I know a lot about moving paint around. Some from formal education in painting and printmaking (BFA, University of Alberta, 1984). Some from a menagerie of mini careers as a freelancer including film and theatre where I painted sets, or as a faux finish artist where I mimicked surfaces for businesses and private residential clients.(My 7 year old skater kid’s bedroom looked, literally, like a concrete skatepark.)
Experience garnered from these varied disciplines has given me an appetite for exploration, exposure to a multitude of ways in which to manipulate painting materials and facility with the tools to do so.
At this writing, I have painted for some 39 years now. At points in my life I have been without a studio space or had children to raise, and thus, I have had chapters, chunks of time which have been more productive than others. However, I have always maintained a creative practice in some way, shape, or form. I have had five studio spaces in my life, the most significant of which would be the first I occupied after my degree, in the Phillips Building on 104 Street.
I have had spotty involvement in exhibitions and with galleries. I have had self mounted café shows and cameos in group shows. I have never abandoned my practice. Patience is a virtue, and my chapter has arrived in good time.
Painting/making is my calling, a devotion and the most authentic communication I have at my disposal. We are all differently gifted and I believe we are bound to honour these gifts in order to live our time in truth and gratitude.
Why am I a painter?
I guess I feel as though making art is my highest contribution and my legacy. I will not leave behind a treasure trove worthy of a dragon, but through my work there will, evermore, be an essence, a vestige of me present in the room for those who wish it so. A communication I delivered that resonated with someone who had maybe made a similar observation, or felt a certain way, but had no means to express.
It is also self-care of the highest order for someone like me.
My work through the pandemic feels, to me, akin to when someone places a blanket on your shoulders as a way of saying ‘I cant really fix things but I can offer this little gesture of kindness because I see you’re hurting’.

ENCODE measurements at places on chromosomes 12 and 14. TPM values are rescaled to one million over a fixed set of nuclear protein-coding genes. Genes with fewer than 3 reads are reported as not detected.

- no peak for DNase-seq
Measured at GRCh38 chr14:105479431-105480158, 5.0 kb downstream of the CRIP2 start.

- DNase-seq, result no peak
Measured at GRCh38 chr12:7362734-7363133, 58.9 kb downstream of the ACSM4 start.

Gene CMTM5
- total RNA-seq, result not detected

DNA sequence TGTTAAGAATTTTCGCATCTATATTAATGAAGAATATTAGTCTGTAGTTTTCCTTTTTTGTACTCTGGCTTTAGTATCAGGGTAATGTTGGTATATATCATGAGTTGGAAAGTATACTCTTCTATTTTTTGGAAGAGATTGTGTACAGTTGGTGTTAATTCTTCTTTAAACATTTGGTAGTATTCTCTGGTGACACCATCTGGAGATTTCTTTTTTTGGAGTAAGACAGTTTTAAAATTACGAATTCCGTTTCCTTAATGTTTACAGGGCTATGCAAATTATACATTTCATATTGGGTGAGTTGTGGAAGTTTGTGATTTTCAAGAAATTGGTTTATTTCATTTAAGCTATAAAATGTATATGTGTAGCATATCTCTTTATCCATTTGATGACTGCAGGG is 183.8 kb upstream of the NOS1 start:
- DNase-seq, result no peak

I set out to express something to the world that is personal, simple, beautiful and meaningful.
I have access to a method of communication most people do not. My voice is not reliant on language in order to be heard and understood. The language of the non representational artist is universal, requiring nothing more than engagement from the viewer.
People needn’t worry about ‘getting it’; there is nothing to get.
Only something to bring. An open mind and an awareness of feelings whatever they may be.
I hope to produce something evocative so that my own intentions have less to do with the way the work lands than what the viewer offers to the work, from their own lived experience of the world.
I set the stage, arrange the players and in the end, ‘the play’s the thing’, mine being only one interpretation of countless valid ‘takes’ on the world.
If I have succeeded, these paintings will not confront, but rather engage the viewer. Should that viewer choose to live with one, I trust that the piece will be a calming, compelling and ever changing companion with a quiet but insistent voice.
I am a process painter. I typically work in series, fascinated, maybe obsessed, by the way a group of work can amplify each other and reveal nuances, refinements in technique. I love a collection, of almost anything really.
I develop and explore formats. I am innovative in terms of material usage, tools, problem solving and utilizing crossover skill sets from various visual art disciplines.
I create opportunities for surprises by breaking rules and trusting in my ability to react in the moment.
My work is often propelled forward and along a fresh path by an addition of something new in studio, a colour, tool, a jig, a material, a technique to hone.
Always, I am concerned with a high level of execution and craftsmanship. I paint with intention and every step, every move I make is considered. I try at points in the development of each piece to relinquish some control to allow materials their voice. We must always leave room for magic.
I am there in the moment to trust, observe and learn. The lid of my toolbox is always open.
For more information or to contact this artist for a commission, please contact [email protected].